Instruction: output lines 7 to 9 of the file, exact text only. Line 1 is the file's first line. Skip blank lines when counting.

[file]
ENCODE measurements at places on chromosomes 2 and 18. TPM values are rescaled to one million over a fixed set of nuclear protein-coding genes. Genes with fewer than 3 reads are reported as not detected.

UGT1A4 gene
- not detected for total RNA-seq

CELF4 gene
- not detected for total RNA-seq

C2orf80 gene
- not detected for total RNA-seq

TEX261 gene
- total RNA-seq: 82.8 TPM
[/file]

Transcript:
- not detected for total RNA-seq

TEX261 gene
- total RNA-seq: 82.8 TPM